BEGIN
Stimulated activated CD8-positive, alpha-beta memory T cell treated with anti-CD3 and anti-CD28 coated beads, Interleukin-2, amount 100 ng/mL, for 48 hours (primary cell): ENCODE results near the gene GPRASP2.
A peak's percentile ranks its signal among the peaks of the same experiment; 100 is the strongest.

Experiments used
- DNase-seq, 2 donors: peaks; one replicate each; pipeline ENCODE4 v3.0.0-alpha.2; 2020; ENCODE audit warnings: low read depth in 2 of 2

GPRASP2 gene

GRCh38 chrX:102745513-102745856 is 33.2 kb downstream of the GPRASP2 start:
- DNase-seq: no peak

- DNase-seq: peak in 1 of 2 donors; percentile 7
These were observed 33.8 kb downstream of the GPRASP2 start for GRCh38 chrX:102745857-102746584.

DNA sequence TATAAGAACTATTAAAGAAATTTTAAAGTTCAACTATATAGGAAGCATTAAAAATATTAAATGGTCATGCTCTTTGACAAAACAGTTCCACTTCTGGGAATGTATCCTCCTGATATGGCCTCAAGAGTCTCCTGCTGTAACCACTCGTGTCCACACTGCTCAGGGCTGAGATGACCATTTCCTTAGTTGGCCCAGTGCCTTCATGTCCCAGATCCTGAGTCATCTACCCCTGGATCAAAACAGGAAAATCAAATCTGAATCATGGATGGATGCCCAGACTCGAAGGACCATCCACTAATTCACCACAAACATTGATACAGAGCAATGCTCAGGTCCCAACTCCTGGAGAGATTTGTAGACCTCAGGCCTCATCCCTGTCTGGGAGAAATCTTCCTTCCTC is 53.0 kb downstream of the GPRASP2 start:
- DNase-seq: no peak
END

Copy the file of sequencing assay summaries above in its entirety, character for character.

Stimulated activated CD8-positive, alpha-beta memory T cell treated with anti-CD3 and anti-CD28 coated beads, Interleukin-2, amount 100 ng/mL, for 48 hours (primary cell): ENCODE results near the gene GPRASP2.
A peak's percentile ranks its signal among the peaks of the same experiment; 100 is the strongest.

Experiments used
- DNase-seq, 2 donors: peaks; one replicate each; pipeline ENCODE4 v3.0.0-alpha.2; 2020; ENCODE audit warnings: low read depth in 2 of 2

GPRASP2 gene

GRCh38 chrX:102745513-102745856 is 33.2 kb downstream of the GPRASP2 start:
- DNase-seq: no peak

- DNase-seq: peak in 1 of 2 donors; percentile 7
These were observed 33.8 kb downstream of the GPRASP2 start for GRCh38 chrX:102745857-102746584.

DNA sequence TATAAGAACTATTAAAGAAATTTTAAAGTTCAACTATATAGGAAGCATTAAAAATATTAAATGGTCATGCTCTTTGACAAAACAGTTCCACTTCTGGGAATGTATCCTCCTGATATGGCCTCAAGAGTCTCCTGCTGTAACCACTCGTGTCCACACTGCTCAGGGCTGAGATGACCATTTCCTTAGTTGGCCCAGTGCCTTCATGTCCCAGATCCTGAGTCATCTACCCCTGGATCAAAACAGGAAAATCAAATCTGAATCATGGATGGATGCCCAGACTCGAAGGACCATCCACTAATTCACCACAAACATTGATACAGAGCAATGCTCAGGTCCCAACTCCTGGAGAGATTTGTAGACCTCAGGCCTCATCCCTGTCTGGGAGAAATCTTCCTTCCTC is 53.0 kb downstream of the GPRASP2 start:
- DNase-seq: no peak